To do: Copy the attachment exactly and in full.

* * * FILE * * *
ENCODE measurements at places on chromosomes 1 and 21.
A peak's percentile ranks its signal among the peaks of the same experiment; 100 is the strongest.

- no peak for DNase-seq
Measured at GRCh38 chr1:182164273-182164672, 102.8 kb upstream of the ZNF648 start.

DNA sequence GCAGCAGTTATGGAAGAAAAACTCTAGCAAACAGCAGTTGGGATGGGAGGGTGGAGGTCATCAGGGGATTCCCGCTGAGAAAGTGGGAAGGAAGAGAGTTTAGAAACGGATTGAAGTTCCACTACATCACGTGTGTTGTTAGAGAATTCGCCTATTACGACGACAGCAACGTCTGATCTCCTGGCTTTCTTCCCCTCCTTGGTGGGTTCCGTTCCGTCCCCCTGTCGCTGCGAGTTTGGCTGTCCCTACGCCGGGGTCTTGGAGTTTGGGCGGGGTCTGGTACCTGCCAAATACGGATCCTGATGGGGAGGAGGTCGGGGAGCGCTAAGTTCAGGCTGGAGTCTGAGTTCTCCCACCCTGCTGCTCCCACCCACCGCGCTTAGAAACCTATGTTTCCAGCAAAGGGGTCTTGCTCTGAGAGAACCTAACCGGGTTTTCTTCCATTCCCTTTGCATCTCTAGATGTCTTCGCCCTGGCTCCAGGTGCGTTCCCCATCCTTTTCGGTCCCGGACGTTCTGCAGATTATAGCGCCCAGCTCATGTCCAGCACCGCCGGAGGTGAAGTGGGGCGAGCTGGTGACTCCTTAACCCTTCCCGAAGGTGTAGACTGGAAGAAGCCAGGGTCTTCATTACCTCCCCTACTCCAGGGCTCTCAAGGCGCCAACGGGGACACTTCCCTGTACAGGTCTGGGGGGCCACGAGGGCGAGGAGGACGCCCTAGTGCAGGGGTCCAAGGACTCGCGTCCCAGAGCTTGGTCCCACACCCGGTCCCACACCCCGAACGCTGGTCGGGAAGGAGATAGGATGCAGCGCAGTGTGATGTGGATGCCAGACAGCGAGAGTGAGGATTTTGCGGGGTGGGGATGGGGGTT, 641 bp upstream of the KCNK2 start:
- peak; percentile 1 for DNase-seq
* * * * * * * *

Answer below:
ENCODE measurements at places on chromosomes 1 and 21.
A peak's percentile ranks its signal among the peaks of the same experiment; 100 is the strongest.

- no peak for DNase-seq
Measured at GRCh38 chr1:182164273-182164672, 102.8 kb upstream of the ZNF648 start.

DNA sequence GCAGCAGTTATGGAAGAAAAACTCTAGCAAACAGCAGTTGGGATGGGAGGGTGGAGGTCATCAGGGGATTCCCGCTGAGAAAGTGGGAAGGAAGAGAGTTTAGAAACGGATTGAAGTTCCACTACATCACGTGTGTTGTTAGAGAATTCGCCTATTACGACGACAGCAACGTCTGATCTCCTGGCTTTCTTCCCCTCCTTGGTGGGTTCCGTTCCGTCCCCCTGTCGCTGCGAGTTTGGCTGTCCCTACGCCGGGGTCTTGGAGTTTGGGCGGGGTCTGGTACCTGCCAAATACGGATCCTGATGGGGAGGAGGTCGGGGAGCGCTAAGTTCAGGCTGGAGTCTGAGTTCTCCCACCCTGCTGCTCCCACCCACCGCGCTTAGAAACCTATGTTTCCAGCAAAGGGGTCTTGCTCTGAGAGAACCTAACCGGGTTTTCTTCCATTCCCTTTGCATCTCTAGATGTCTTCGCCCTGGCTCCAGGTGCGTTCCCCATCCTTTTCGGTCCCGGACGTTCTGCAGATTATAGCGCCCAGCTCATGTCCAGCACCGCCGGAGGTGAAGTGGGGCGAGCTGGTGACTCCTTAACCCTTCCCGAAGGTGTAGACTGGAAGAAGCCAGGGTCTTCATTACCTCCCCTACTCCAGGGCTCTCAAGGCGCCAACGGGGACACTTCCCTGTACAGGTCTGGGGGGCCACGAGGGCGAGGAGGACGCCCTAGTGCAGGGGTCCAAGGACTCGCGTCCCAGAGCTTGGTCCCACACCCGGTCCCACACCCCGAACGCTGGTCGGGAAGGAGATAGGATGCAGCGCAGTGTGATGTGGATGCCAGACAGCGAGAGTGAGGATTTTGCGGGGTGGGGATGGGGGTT, 641 bp upstream of the KCNK2 start:
- peak; percentile 1 for DNase-seq